- In August 2011, there were over 250 million photos uploaded each day
- On average more than 300 million photos were uploaded to Facebook per day in the three months ended March 31, 2012.
The NPD Group estimates that in 2011 smartphones accounted for about 27 percent of all photos and videos we snapped, up from 17 percent in 2010. Now imagine when there are many more easy-to-use smartphones out there. Photo overload! And Facebook currently is one of the few companies that has the scale and size to store that many photos — an advantage that cannot be dismissed or overcome easily.
“Needing to have reality confirmed and experience enhanced by photographs is an aesthetic consumerism to which everyone is now addicted.”
In the time of Facebook, that message is amplified. And the best is yet to come, some experts say.
Twitter vs Photos
As Facebook has shown, people love engaging and interacting with photos more than simple text. With Instagram, Facebook can start to take some attention away from Twitter, and that can’t be a good thing for the San Francisco-based company.
I am always confounded that Twitter hasn’t built a Twitter-only photo sharing app and instead has chosen to work with third parties for photo sharing. It is a mistake that can come and bite them later in their life. I would argue that in time, Instagram’s public graph can become as big–if not bigger–than Twitter itself. Like I said, there are more people likely to share and like photos than write tweets.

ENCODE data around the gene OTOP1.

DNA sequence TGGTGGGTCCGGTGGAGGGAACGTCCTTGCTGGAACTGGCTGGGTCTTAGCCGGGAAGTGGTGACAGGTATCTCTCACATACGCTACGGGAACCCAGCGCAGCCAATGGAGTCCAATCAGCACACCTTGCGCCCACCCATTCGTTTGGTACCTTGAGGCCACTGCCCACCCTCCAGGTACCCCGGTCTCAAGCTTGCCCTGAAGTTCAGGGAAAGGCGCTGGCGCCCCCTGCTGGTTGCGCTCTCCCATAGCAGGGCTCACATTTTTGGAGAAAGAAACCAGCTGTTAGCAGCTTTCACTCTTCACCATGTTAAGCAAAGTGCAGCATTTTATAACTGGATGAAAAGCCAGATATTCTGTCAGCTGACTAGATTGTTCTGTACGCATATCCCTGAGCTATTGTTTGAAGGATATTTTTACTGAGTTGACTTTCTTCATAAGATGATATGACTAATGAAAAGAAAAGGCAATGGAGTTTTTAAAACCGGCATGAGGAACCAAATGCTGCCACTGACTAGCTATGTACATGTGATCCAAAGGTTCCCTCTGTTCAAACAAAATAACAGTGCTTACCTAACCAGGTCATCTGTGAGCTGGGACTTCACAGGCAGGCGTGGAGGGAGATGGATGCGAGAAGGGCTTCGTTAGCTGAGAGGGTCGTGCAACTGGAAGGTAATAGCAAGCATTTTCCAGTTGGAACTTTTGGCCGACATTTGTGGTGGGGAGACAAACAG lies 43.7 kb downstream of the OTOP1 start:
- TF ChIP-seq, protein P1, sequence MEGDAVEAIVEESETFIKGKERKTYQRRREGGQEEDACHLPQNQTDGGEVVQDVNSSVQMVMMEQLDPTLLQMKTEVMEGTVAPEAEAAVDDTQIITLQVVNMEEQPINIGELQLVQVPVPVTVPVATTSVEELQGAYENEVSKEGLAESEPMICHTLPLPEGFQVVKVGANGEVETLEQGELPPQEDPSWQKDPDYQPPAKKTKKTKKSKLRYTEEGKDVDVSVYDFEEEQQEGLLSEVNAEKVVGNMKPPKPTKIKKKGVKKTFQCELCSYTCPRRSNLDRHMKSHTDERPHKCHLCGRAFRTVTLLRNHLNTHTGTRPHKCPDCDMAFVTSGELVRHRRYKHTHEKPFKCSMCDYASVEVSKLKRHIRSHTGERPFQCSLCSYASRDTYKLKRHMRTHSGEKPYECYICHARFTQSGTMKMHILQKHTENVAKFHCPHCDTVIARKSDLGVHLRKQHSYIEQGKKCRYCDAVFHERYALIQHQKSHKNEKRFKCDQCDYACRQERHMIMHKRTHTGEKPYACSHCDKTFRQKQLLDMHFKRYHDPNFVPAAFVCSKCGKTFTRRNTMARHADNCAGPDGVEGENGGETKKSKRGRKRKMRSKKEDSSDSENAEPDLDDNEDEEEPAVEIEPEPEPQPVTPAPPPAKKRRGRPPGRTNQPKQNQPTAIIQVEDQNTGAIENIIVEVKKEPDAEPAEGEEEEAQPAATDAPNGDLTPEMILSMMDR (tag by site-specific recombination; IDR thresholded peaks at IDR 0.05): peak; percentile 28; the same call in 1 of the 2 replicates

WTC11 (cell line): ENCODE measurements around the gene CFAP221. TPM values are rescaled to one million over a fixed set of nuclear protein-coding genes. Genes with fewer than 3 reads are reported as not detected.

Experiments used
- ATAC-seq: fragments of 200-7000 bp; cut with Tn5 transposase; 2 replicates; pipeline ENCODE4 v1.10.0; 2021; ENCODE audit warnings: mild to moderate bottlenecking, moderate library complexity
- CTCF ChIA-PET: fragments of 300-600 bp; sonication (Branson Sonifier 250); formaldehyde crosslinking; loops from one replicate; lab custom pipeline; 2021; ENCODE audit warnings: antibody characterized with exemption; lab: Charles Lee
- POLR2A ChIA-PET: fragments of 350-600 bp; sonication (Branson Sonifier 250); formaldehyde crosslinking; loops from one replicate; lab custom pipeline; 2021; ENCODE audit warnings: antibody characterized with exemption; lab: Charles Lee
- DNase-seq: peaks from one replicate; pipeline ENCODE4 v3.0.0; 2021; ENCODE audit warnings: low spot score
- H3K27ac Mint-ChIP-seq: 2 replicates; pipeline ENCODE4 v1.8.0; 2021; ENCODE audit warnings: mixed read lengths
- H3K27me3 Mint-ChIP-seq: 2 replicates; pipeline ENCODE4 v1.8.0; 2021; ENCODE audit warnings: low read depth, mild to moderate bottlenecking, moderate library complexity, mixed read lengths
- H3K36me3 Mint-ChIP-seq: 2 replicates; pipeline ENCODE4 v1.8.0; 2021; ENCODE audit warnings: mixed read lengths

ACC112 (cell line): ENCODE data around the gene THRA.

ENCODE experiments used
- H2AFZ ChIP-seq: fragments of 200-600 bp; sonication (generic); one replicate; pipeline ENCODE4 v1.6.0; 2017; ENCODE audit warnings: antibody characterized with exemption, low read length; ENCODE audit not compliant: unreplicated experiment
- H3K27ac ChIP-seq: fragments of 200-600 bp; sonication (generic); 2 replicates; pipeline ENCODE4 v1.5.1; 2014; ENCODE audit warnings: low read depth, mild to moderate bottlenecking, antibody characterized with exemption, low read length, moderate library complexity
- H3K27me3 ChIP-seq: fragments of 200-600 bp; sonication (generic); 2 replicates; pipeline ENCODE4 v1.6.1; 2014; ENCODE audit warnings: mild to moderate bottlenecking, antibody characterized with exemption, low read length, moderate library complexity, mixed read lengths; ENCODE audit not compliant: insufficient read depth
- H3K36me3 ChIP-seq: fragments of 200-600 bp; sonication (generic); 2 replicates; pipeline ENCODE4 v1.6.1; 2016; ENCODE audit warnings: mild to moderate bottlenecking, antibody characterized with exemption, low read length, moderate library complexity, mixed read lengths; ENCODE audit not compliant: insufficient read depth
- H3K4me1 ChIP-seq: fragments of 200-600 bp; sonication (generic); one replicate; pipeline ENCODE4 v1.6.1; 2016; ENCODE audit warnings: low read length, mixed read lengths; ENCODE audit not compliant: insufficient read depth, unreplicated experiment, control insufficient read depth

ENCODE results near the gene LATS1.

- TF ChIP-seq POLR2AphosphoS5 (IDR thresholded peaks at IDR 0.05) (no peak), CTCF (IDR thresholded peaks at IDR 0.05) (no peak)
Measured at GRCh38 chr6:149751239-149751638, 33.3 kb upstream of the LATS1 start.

As I said earlier, if you look beyond Facebook and Instagram, if you look at the recent success of Pinterest, you know that pictures are big on the Internet. Why? Because we all love photos. Everyone can take photos and share them with their friends. Photos are meant to elicit emotion. And they are inherently social.
Unfortunately, that was a lesson not learned by Google (s GOOG) and Yahoo (s YHOO), both of which had opportunities to turn their successful photo-based web properties into the beginnings of a social revolution. Google owns Picasa, while Yahoo owned Flickr, arguably one of the most influential web companies of the post dot-com era. Today’s social behaviors, the emergence of community, usage of meta-tags, a simple “follow” model and, of course, social validation were some of the key contributions of Flickr to the web.
Gizmodo, in a recent post, outlined how Yahoo mismanaged Flickr. (Thomas Hawk, a longtime member of Flickr, has a wonderful, if somewhat less read, response to the Gizmodo story that is worth reading.) If Flickr had embraced the post-iPhone mobile, Yahoo might have owned the mobile photo opportunity. Ironically, pre-iPhone, when Nokia was well known for its camera phones, Yahoo/Flickr were a pretty big deal in the mobile. But that is the way of the big companies — there is a desire to boil the ocean and build a big solution when the actual opportunity is right under their noses.
For Facebook, photos are no joke. The company will do whatever it takes to keep us engaged with photos. And as for other also-ran photo services, the reality is that like picplz, they will not even be footnotes in the history of technology.